Tuesday, October 24, 2017

now that we are done

with the blog posts on the trip I can catch you up with our lives since returning from Georgia-  maybe you will see why it takes so long to get stuff done ....

The day after we returned we took the day off from eating and drinking LOL- Then we had the following schedule for the week post trip-

Somerset with Todd & Evelyn on Tuesday - Kiki's Bistro with Shari & Kevin on Wednesday and on Thursday Phil went with Zack to watch the Cubs playoff game 5 for the pennant (which they lost) Friday night we had dinner at mfk. with John & Stephanie....

Sadly (for Phil) his Saturday night concert at WFMT was canceled but luckily all his FolkStage friends had future plans with him so he will get to see them all before heading south-

Sunday (the seventh night after our return) we had dinner with Ron & Mary at L. Woods Tap and Monday with Neil at The Bristol.  Tuesday we had a lecture at Northwestern by a lead counsel at the ACLU

This is as far on the schedule as we have actually gotten before this is posted - but Wednesday night a return to Oriole before we leave and Thursday night, a concert by Jeff Daniels at City Winery....

So while you might think that since we are retired we have nothing to do LOL we actually have plenty!!! 

I fly to SRQ on Saturday morning to open up the condo for the winter and to attend the first ballet of the season - returning on Monday so we can do our final week of farewells. 

Seeing Mike on Tuesday at Cafe Marbella and Sheila & Mary at Osteria Langhe on Thursday with a condo board meeting on Wednesday night (aaaaccck budget for next year).  Finally, I have a play and Phil a concert on Friday.  Then Lucy and I leave early early Saturday morning with the winter's wine supplies - two days driving to our time in the sun...

a few photos - some pulled from the Internet as we have been dining and socializing - not keeping up with the photos LOL... forgive me...

Somerset - the chicken that Phil ate for two days --- LOL (their websites' photo not mine)

Kiki's Bistro- the escargot were the number one choice but I did not get a photo LOL so I found one on yelp!

mfk. - albondigas!

L.Woods Tap- Phil went for the fried chicken! (again from yelp!)

The Brtistol-  the endive and manchego salad

Oriole (which will have its own post of course but in this recap one photo will represent the meal LOL it is also one my recurring faves...)

Cafe Marbella- the fab avocado salad-

Osteria Langhe- the plin!- we always order for the table LOL-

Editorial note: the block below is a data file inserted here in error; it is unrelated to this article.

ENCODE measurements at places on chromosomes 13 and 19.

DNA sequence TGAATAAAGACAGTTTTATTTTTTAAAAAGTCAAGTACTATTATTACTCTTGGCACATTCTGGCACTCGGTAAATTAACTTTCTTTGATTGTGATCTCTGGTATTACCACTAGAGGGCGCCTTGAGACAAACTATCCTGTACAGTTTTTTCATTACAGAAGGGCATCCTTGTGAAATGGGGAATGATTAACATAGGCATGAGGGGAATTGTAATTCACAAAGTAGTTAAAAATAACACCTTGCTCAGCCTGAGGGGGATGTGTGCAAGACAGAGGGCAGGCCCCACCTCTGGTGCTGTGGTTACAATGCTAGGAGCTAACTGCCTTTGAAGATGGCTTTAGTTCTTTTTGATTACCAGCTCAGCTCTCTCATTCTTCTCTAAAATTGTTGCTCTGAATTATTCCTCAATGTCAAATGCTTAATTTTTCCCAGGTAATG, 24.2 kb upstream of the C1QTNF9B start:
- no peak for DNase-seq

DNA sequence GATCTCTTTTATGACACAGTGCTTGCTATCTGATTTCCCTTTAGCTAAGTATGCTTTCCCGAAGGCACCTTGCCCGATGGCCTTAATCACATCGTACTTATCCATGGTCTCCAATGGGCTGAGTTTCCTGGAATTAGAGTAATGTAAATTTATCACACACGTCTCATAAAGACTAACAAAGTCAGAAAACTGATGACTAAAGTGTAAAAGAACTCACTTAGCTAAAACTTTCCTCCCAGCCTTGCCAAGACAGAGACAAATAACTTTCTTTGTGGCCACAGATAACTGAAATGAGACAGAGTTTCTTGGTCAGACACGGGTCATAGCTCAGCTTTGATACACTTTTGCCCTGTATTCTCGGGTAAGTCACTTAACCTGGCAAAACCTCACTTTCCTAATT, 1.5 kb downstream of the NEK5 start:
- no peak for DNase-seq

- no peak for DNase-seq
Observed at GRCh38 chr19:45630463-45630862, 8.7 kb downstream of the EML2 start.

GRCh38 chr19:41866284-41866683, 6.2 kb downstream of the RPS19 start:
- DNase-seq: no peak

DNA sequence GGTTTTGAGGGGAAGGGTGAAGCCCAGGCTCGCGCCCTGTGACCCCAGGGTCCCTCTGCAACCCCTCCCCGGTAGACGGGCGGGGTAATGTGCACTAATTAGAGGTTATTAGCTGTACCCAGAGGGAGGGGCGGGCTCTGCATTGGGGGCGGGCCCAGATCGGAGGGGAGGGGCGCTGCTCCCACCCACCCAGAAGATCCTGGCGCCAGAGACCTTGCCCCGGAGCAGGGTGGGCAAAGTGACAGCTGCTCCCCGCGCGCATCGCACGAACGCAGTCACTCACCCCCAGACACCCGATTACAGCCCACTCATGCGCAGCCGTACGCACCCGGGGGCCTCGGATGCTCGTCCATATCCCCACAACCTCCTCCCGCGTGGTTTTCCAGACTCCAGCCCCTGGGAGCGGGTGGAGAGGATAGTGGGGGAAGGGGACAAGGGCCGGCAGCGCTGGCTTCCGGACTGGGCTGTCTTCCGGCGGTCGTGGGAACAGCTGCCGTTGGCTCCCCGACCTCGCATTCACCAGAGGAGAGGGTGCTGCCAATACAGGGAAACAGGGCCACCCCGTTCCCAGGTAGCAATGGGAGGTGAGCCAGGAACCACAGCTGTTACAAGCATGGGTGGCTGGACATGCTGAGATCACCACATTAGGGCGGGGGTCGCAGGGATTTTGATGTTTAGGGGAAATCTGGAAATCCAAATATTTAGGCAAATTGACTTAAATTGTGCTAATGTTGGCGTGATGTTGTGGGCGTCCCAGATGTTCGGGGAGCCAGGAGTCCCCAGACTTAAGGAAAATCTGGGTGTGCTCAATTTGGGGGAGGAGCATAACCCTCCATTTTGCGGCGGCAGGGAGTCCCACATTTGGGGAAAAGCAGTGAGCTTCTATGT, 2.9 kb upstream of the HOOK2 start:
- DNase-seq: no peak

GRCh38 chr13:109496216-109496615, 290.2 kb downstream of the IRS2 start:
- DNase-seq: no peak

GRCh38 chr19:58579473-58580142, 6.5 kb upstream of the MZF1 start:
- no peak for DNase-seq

so tomorrow we are off to our final 2017 Oriole dinner - look for that and then the entertainment for the remainder of the week at the Jeff Daniels concert and the ballet season opener- and I might get a few more in before I leave but now the focus is on "getting out of Dodge" (where it has been in the 40s and raining the past two days and I have been questioning my timing...) more to follow!

farewell day

So after our brief time out we headed back to meet the group in Signagi via a hired car... we met them at lunch in the Pheasant's Tears vineyard along with winemaker John Wurdeman.

we have a few bites (Phil isn't really eating and we did have a light lunch before we left Tbilisi)  We check into the hotel and shortly thereafter we are off to dinner - the farewell dinner at the Pheasant's Tears restaurant in Signagi - Much feasting and rejoicing and toasting and singing etc...

so here are the last dinner photos!

we saw a bread baking demo before going off to the dining room-

the evening's entertainment - singing and playing and some dancing as well- a video follows os you can hear the porcine instrument he is playing-

The next day we headed back to Tbilisi but had one last wine stop and one more church stop - Oh and I failed to mention the last lunch stop as well...LOL

Signagi is lovely when not overrun by weekend tourism...

the church of the morning

and one more winery - French guys making sparkling wine but not in methode champenoise- 

and finally a late lunch on the outskirts of Tbilisi - excellent food - good kebabs and amazing mushrooms and a wonderful profiterole dessert...

we arrived in town while it was still daylight! a miracle! so not hungry - packed and showered and got ready for our 2 AM pickup for our 4 AM flight to Warsaw and the seven hour layover before the flight to Chicago - we arrived Sunday night a 8PM and headed home as worn out from this trip as we have ever been!  But by the second day home we were out again - as you will shortly read LOL! Stay tuned.